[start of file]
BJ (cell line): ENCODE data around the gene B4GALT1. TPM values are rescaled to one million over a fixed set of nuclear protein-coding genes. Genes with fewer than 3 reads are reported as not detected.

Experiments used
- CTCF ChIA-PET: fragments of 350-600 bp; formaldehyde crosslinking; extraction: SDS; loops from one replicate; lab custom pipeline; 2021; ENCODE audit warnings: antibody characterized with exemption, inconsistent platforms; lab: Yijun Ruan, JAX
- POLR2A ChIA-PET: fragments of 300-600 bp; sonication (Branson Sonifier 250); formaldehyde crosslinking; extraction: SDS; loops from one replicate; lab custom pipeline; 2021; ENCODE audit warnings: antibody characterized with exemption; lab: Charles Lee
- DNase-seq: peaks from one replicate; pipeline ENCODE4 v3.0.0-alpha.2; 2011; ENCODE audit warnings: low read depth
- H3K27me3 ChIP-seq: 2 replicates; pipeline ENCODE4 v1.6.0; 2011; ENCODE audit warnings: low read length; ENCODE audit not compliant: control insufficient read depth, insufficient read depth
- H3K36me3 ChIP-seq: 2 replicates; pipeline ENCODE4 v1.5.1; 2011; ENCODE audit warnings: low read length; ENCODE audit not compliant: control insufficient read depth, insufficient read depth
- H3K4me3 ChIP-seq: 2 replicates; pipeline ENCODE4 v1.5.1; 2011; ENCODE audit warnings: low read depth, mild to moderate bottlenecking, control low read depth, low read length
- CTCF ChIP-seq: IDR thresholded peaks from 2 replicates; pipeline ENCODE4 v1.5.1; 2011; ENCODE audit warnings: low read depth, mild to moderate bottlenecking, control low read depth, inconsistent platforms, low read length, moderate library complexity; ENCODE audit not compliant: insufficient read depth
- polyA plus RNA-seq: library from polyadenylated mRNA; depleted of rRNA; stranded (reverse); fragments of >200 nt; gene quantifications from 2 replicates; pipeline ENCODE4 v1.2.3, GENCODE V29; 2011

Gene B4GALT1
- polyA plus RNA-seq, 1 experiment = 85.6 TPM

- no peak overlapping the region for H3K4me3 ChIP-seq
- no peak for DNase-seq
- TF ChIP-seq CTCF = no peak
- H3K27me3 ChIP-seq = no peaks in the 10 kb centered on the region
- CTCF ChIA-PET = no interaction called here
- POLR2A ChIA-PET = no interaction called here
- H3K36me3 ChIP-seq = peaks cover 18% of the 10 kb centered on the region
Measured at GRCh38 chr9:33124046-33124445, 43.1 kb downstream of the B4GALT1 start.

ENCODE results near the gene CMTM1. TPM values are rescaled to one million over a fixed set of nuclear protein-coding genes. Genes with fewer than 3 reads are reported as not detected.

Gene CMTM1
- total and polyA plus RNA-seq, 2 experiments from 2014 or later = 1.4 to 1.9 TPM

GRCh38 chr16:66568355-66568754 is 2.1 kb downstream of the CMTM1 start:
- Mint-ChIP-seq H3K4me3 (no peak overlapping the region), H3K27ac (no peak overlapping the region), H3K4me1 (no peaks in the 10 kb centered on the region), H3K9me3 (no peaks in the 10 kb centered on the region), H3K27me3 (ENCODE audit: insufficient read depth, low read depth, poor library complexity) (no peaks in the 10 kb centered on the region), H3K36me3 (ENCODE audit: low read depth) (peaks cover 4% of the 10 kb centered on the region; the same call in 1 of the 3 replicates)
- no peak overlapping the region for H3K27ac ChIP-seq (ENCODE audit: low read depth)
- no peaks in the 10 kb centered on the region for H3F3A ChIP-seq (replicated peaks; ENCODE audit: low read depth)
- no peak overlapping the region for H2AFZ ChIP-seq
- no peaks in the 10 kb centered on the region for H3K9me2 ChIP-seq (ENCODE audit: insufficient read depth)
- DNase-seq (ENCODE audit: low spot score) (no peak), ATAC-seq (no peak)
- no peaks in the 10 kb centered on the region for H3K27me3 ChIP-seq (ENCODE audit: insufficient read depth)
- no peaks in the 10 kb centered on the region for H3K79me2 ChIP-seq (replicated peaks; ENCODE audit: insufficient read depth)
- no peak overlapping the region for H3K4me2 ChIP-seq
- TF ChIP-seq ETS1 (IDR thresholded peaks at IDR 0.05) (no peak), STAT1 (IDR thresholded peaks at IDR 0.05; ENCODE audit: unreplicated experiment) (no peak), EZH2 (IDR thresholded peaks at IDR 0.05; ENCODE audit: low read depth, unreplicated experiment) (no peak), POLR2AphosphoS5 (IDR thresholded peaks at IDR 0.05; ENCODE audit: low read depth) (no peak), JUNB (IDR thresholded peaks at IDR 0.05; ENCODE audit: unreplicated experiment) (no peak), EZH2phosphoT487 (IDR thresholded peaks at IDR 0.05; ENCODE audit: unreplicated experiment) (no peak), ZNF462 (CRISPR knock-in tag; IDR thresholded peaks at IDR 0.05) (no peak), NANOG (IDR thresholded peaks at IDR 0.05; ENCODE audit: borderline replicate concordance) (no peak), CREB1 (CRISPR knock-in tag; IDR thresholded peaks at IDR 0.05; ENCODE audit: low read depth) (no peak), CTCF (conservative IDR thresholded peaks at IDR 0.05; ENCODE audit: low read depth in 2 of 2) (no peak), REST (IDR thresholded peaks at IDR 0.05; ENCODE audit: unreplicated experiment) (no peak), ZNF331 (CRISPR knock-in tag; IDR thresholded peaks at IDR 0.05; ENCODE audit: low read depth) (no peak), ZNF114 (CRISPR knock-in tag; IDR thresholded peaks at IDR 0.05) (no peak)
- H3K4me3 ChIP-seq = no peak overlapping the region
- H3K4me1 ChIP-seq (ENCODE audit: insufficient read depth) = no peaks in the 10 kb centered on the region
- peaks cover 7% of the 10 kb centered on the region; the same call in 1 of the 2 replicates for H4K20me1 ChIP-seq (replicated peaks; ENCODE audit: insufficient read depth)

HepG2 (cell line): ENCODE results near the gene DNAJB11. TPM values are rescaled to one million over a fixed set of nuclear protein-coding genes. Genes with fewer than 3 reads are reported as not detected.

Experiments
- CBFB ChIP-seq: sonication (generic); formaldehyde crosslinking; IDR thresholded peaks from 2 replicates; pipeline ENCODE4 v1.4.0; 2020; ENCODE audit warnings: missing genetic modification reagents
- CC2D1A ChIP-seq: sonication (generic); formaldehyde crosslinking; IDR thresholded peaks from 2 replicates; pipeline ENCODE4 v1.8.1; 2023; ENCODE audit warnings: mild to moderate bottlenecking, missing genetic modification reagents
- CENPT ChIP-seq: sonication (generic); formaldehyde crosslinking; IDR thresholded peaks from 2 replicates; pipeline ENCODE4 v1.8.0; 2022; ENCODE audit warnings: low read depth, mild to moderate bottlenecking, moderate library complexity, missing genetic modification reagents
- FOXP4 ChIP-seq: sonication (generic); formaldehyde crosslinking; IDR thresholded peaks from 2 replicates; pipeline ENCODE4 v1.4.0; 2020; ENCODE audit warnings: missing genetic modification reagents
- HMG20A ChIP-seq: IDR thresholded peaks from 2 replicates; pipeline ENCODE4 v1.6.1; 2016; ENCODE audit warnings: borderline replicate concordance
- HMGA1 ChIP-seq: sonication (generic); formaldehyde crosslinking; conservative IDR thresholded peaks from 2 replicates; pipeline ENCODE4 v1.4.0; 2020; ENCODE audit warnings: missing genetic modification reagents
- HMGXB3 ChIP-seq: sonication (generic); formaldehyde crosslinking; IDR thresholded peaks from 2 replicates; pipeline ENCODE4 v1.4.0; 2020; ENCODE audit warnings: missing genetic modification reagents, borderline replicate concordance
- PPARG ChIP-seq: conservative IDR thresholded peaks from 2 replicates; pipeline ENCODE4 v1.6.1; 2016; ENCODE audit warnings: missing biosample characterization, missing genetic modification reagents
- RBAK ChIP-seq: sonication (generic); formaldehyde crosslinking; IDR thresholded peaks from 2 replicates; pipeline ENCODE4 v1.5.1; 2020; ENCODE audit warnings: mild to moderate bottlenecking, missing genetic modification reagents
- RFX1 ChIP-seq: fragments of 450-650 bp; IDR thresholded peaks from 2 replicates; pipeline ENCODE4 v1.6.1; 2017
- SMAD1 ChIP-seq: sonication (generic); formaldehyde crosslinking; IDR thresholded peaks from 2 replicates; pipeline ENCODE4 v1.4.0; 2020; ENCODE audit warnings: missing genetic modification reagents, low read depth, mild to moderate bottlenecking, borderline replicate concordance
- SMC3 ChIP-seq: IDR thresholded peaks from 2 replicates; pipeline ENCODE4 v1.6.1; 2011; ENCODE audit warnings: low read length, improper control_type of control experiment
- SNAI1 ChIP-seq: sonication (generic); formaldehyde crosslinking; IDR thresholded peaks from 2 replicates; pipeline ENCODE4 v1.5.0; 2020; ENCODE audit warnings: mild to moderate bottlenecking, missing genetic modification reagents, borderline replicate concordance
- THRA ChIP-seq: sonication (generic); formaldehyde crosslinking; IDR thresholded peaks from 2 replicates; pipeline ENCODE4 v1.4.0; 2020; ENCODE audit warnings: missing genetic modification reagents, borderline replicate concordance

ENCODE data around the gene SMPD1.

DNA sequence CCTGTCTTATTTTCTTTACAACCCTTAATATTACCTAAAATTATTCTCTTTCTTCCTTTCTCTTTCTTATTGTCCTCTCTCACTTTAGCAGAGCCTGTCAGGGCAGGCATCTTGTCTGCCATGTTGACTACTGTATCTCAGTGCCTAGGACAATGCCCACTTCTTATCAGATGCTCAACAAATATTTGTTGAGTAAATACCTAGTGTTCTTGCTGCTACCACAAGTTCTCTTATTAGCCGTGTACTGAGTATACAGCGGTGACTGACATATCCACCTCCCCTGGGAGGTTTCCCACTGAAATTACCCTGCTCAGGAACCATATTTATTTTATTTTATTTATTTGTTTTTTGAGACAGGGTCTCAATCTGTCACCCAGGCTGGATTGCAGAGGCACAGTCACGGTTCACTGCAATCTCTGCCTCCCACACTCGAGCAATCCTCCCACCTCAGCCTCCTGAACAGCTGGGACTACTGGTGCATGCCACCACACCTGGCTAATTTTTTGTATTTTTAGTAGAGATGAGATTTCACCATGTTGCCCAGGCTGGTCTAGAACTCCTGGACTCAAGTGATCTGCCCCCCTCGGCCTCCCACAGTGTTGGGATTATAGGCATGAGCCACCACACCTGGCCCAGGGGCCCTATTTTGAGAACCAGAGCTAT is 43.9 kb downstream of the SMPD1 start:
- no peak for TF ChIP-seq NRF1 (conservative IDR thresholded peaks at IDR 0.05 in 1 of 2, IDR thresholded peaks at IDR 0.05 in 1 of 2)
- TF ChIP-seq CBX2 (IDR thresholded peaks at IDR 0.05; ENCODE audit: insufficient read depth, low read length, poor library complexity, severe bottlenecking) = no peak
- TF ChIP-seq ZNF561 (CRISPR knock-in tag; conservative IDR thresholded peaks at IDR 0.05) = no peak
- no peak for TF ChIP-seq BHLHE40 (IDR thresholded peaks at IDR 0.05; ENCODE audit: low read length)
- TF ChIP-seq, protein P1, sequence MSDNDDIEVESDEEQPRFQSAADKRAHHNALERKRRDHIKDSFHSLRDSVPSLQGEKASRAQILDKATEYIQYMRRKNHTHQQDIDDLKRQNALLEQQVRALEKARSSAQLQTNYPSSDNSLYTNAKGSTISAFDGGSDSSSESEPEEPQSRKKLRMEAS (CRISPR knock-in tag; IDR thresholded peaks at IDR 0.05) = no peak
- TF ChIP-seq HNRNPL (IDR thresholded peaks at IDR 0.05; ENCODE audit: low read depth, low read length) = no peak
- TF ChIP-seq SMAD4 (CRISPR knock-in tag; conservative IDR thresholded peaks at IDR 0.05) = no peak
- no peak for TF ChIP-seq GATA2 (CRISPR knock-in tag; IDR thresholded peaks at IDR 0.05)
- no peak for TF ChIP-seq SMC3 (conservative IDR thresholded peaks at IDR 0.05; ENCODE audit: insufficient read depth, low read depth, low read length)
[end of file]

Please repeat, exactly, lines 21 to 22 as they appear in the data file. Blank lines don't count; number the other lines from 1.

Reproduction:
ENCODE results near the gene CMTM1. TPM values are rescaled to one million over a fixed set of nuclear protein-coding genes. Genes with fewer than 3 reads are reported as not detected.

Gene CMTM1